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China falls in love with Sherlock as ‘People’s Daily’ calls it exquisite


Zhou Yeling couldn’t wait until 7am for a long-awaited date with her favourite Englishman.

The 19-year-old from the city of Shanghai dragged herself out of bed at 5am to watch the third season premiere of Sherlock on the BBC’s website. Two hours later, the episode started showing with Chinese subtitles on Youku.com, a video website. Youku says it was viewed more than 5 million times in the first 24 hours, becoming the site’s most popular programme to date.

“I was excited beyond words,” said Zhou, a student in the central Chinese city of Changsha.

Sherlock has become a global phenomenon, but nowhere more than in China, which was one of the first countries where the new season was shown.

Online fan clubs have attracted thousands of members. Chinese fans write their own stories about the modern version of author Arthur Conan Doyle’s prickly, Victorian detective and his sidekick,  Dr Watson, to fill the time between the brief, three-episode seasons.

In Shanghai, an entrepreneur has opened a Sherlock-themed cafe.

“The Sherlock production team shoot something more like a movie, not just a TV drama,” said Yu Fei, a veteran writer of TV crime dramas for Chinese television. Scenes in which Holmes spots clues in a suspect’s clothes or picks apart an alibi are so richly detailed that “it seems like a wasteful luxury,” Yu said.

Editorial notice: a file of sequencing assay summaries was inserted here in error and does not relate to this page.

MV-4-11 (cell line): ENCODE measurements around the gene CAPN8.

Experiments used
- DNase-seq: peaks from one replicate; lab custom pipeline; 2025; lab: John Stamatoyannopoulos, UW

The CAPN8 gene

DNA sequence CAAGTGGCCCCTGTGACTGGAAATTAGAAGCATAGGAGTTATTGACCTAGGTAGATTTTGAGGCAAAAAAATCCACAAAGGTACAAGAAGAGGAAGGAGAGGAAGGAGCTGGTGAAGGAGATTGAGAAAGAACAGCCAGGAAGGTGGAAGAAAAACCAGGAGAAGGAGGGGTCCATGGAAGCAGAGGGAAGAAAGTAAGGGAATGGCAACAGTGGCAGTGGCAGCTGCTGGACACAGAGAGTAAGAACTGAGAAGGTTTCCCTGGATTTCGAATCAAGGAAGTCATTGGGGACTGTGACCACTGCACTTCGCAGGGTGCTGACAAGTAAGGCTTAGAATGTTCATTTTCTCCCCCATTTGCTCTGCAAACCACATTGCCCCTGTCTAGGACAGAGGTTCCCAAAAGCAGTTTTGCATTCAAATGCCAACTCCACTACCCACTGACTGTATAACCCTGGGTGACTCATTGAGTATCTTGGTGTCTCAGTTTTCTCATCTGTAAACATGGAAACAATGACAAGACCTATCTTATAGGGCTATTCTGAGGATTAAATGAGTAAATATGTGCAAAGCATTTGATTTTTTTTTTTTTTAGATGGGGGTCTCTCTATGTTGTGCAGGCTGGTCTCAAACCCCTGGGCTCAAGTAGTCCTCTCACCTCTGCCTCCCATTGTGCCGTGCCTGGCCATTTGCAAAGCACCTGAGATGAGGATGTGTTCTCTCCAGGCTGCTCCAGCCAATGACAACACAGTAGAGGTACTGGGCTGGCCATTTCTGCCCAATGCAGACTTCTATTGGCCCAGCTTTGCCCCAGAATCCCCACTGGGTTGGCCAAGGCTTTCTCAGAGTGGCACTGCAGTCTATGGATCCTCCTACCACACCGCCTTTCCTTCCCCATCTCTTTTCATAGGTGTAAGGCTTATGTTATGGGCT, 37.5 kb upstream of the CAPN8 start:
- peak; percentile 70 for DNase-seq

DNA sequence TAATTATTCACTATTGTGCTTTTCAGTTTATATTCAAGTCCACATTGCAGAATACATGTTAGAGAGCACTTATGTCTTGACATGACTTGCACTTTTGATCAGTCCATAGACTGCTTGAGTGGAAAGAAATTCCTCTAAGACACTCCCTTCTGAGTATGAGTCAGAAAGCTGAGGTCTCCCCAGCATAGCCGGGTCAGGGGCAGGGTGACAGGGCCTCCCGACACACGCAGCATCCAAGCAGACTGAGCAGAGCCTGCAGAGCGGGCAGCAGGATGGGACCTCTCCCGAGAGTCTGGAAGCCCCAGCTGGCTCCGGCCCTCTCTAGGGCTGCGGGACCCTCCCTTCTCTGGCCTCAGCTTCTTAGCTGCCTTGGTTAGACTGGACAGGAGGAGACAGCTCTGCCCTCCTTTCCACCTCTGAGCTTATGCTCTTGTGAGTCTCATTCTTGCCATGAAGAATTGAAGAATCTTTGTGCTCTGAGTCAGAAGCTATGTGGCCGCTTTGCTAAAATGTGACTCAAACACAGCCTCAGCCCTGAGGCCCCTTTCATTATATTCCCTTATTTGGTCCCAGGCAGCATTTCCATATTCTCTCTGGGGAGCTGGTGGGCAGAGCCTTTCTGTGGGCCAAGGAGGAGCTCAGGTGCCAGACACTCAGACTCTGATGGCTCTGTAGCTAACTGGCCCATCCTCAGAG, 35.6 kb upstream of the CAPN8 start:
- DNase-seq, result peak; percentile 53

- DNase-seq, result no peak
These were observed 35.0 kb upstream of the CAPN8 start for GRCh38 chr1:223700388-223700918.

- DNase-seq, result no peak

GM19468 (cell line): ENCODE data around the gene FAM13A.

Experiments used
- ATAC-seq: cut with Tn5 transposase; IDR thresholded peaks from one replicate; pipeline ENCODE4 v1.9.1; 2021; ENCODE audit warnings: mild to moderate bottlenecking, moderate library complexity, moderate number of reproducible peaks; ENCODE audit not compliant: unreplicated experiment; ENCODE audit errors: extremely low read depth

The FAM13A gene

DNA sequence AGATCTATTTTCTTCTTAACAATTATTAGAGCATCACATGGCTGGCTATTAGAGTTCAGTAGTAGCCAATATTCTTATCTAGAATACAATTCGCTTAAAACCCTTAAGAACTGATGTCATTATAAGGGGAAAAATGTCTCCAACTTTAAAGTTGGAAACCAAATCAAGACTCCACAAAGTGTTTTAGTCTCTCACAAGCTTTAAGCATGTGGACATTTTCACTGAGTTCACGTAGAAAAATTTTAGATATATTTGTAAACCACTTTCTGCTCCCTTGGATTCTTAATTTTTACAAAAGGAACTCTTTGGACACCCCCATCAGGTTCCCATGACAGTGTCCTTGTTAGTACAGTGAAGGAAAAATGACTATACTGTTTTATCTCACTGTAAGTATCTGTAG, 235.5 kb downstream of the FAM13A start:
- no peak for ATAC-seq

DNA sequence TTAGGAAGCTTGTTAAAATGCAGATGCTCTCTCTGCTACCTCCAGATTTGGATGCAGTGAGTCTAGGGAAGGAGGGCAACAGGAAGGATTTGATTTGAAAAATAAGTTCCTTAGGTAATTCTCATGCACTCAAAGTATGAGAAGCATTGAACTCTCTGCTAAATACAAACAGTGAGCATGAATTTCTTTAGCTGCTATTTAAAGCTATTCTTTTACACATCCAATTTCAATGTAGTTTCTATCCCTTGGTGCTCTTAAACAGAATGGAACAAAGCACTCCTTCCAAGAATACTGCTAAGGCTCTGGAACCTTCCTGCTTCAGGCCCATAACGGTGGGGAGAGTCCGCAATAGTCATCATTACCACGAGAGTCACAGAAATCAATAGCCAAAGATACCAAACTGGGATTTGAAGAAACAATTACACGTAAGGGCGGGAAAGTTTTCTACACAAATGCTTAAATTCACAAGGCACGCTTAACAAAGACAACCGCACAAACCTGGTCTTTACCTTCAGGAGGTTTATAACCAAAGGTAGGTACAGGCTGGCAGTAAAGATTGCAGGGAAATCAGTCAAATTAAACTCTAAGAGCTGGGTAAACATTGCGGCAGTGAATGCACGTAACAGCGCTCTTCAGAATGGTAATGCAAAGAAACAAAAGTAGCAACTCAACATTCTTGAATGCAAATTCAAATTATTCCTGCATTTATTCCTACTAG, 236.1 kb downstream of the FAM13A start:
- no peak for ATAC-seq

Even the Communist Party newspaper People’s Daily is a fan.


“Tense plot, bizarre story, exquisite production, excellent performances,” it said of the third season’s first episode.

With its mix of odd villains, eccentric aristocrats and fashionable London settings, Sherlock can draw on a Chinese fondness for a storybook version of Britain. Wealthy Chinese send their children to local branches of British schools such as Eton and  Dulwich.

On the outskirts of Shanghai, a developer has built Thames Town, modelled on an English village with mock Tudor houses and classic red phone booths.

“The whole drama has the rich scent of British culture and nobility,” Yu said. “Our drama doesn’t have that.”

The series has given a boost to Youku.com, part of a fast-growing Chinese online video industry. Dozens of sites, some independent and others run by Chinese television stations, show local and imported  programmes such as The Good Wife and The Big Bang  Theory.

Youku.com says that after two weeks, total viewership for the Sherlock third season premiere had risen to 14.5 million people. That compares with the 8 to 9 million people who the BBC says watch first-run episodes in Britain. The total in China is bumped up by viewers on pay TV service BesTV, which also has rights to the programme.

Appearing online gives Sherlock an unusual edge over Chinese dramas. To support a fledgling industry, communist authorities have exempted video websites from most censorship and limits on showing foreign programming that apply to traditional TV stations. That allows outlets such as Youku to show series that might be deemed too violent or political for state TV and to release them faster.

“Our writers and producers face many restrictions and censorship. We cannot write about national security and high-level government departments,” Yu said.

Referring to Mycroft Holmes, a shadowy government official and key character, Yu said, “Sherlock’s brother could not appear in a police drama  in China.”

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